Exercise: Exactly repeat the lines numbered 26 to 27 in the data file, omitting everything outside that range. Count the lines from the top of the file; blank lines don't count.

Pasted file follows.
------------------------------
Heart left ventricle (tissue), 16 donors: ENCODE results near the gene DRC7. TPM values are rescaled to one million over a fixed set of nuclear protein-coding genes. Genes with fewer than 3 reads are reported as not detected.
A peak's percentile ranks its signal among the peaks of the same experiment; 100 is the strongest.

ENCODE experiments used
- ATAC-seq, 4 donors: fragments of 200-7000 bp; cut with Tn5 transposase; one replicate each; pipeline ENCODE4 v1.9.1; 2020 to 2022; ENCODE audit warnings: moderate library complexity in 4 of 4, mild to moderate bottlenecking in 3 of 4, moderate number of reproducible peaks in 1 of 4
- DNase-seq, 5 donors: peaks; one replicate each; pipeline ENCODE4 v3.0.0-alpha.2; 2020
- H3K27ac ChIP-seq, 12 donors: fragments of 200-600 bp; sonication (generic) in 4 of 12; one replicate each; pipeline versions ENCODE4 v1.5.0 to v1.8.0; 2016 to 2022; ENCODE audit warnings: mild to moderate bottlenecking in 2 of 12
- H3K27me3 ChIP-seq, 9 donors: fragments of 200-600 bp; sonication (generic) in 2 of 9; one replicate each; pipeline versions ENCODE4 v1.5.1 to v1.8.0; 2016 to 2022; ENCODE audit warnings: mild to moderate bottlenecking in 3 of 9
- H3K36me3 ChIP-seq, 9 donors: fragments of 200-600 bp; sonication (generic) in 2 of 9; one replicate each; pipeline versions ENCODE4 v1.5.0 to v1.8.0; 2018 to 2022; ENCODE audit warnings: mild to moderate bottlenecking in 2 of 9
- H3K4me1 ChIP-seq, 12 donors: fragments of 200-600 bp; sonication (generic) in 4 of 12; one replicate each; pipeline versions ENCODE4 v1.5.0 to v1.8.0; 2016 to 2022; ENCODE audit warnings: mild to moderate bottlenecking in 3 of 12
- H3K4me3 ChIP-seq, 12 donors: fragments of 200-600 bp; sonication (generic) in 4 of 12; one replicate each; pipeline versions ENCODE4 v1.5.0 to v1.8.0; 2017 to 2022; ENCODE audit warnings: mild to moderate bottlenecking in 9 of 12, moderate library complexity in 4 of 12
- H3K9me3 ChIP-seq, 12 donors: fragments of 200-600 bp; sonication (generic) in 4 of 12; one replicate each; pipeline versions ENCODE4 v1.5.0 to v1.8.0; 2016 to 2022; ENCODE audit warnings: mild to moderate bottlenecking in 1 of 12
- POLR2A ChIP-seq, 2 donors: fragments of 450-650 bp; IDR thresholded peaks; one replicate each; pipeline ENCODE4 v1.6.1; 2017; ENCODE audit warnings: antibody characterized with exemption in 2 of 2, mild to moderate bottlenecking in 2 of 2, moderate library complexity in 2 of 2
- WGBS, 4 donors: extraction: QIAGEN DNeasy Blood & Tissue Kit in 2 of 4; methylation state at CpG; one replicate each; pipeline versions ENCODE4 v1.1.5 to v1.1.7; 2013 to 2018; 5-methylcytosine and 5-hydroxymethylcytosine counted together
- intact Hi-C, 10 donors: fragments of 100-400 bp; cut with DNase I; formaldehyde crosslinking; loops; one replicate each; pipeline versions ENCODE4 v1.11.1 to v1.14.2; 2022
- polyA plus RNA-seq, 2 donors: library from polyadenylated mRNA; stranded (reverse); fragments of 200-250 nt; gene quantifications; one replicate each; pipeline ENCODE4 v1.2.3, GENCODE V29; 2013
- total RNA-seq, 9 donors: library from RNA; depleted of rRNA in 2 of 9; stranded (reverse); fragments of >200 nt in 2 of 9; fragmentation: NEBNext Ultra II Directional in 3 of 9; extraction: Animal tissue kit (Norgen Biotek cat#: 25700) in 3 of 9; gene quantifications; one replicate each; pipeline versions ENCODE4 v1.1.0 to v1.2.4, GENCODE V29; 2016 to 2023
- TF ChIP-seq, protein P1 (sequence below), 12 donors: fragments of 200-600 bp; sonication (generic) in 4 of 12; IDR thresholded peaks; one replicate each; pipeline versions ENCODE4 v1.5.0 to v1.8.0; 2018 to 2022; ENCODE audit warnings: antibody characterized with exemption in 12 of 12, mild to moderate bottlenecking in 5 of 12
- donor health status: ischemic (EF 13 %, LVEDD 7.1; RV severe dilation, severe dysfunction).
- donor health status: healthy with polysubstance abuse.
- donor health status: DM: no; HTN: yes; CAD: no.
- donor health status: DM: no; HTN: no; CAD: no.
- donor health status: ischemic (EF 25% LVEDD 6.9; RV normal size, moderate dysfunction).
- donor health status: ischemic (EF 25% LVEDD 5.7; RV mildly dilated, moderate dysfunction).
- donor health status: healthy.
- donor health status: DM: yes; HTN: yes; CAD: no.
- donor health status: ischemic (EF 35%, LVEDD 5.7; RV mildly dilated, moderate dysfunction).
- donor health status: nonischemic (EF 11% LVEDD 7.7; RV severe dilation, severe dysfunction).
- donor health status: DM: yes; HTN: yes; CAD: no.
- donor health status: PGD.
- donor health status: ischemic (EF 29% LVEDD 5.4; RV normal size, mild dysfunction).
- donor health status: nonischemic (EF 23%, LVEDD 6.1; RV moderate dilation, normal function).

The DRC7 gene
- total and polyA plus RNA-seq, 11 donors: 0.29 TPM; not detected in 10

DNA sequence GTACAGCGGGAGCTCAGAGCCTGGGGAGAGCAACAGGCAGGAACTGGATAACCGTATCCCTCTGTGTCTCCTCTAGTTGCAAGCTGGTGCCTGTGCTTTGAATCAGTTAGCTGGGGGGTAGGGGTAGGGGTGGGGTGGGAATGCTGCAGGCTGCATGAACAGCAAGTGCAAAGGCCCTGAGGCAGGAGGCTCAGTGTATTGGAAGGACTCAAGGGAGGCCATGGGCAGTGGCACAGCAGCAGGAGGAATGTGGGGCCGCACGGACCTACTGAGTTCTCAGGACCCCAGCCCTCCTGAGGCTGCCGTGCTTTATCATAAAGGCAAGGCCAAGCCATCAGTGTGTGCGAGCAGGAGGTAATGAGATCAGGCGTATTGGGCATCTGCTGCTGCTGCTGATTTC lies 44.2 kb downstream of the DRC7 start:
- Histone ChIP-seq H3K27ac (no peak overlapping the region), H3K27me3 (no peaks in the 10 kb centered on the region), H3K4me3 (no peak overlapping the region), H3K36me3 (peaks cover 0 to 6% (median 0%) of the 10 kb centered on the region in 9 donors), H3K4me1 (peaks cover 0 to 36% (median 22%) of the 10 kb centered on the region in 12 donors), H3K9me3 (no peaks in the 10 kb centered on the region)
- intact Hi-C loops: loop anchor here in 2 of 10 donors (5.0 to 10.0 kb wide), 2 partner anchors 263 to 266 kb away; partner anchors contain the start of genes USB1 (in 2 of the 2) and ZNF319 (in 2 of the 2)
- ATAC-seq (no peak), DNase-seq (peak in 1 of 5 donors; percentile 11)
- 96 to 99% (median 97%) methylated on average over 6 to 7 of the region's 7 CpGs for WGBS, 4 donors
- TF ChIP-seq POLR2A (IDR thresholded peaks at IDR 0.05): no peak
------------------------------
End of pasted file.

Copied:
- donor health status: ischemic (EF 35%, LVEDD 5.7; RV mildly dilated, moderate dysfunction).
- donor health status: nonischemic (EF 11% LVEDD 7.7; RV severe dilation, severe dysfunction).